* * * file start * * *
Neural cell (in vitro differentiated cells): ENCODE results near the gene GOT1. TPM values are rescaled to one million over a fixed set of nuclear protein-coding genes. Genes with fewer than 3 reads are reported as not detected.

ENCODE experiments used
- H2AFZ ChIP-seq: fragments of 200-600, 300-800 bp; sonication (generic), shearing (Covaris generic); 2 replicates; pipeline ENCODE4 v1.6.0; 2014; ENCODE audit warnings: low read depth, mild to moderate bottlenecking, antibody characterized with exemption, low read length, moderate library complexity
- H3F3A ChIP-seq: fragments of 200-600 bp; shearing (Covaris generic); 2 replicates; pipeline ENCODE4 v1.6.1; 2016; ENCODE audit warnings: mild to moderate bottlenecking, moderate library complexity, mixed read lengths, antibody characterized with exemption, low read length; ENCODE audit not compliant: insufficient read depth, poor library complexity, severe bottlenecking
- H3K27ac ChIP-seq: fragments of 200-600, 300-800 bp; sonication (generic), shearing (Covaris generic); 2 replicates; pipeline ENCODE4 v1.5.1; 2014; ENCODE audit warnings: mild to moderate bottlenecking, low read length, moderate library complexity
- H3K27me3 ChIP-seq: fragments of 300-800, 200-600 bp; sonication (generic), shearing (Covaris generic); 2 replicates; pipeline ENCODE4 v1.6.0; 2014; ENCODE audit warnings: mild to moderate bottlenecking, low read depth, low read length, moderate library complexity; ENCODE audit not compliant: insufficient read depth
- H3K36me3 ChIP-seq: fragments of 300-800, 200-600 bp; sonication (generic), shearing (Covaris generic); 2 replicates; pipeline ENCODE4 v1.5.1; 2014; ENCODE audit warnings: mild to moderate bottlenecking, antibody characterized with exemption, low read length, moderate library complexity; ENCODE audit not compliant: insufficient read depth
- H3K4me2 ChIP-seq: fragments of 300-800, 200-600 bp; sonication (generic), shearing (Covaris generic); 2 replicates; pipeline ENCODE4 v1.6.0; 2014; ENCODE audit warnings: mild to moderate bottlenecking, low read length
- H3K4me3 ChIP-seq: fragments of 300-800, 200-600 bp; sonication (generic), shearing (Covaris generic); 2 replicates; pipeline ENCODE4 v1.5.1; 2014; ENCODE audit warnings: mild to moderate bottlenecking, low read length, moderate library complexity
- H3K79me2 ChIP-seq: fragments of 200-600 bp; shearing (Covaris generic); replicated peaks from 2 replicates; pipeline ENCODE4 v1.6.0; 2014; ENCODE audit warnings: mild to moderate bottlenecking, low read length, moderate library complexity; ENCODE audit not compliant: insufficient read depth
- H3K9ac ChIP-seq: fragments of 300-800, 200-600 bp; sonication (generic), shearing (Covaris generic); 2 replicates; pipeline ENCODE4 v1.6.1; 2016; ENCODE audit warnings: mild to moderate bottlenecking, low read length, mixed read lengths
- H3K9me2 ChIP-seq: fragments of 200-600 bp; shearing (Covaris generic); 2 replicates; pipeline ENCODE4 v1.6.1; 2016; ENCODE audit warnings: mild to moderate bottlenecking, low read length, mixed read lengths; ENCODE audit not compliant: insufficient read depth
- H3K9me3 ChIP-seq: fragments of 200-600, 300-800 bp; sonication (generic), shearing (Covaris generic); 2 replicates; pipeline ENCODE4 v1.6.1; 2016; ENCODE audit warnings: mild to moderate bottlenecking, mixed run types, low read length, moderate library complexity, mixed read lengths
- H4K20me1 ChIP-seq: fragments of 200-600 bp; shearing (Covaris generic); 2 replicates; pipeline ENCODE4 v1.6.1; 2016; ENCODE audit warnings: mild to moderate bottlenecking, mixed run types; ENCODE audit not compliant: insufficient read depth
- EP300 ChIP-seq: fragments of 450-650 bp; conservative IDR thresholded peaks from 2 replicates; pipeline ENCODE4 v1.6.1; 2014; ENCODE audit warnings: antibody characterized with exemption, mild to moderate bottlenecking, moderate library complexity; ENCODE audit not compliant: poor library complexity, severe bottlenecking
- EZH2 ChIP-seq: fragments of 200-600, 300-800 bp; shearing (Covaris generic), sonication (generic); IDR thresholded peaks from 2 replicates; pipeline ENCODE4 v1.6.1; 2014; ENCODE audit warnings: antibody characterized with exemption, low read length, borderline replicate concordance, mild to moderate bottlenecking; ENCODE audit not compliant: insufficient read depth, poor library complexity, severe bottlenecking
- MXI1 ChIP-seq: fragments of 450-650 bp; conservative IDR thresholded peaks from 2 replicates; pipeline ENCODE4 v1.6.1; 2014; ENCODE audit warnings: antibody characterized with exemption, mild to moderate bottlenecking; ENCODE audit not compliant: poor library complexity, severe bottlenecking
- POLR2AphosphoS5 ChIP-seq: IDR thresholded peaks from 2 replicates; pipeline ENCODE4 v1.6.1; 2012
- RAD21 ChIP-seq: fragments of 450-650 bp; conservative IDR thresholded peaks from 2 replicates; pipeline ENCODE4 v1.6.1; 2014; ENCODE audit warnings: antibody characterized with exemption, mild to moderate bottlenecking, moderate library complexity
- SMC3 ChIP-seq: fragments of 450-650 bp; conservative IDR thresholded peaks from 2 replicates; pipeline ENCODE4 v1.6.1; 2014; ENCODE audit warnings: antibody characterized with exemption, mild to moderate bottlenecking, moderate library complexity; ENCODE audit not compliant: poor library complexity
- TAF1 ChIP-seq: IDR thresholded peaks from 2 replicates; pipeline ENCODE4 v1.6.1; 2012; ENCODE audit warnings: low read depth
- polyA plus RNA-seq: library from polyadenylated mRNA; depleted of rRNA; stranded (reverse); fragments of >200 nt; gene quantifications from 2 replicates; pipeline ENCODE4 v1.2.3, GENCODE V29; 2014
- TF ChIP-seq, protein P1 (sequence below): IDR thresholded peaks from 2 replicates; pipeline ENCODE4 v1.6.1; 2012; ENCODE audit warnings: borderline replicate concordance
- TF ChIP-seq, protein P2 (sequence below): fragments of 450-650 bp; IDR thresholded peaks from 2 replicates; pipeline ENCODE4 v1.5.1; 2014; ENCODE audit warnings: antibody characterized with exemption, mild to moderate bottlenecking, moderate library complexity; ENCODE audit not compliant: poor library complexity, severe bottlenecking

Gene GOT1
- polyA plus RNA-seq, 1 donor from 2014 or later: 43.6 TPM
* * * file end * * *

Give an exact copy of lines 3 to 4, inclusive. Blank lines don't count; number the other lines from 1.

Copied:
- H2AFZ ChIP-seq: fragments of 200-600, 300-800 bp; sonication (generic), shearing (Covaris generic); 2 replicates; pipeline ENCODE4 v1.6.0; 2014; ENCODE audit warnings: low read depth, mild to moderate bottlenecking, antibody characterized with exemption, low read length, moderate library complexity
- H3F3A ChIP-seq: fragments of 200-600 bp; shearing (Covaris generic); 2 replicates; pipeline ENCODE4 v1.6.1; 2016; ENCODE audit warnings: mild to moderate bottlenecking, moderate library complexity, mixed read lengths, antibody characterized with exemption, low read length; ENCODE audit not compliant: insufficient read depth, poor library complexity, severe bottlenecking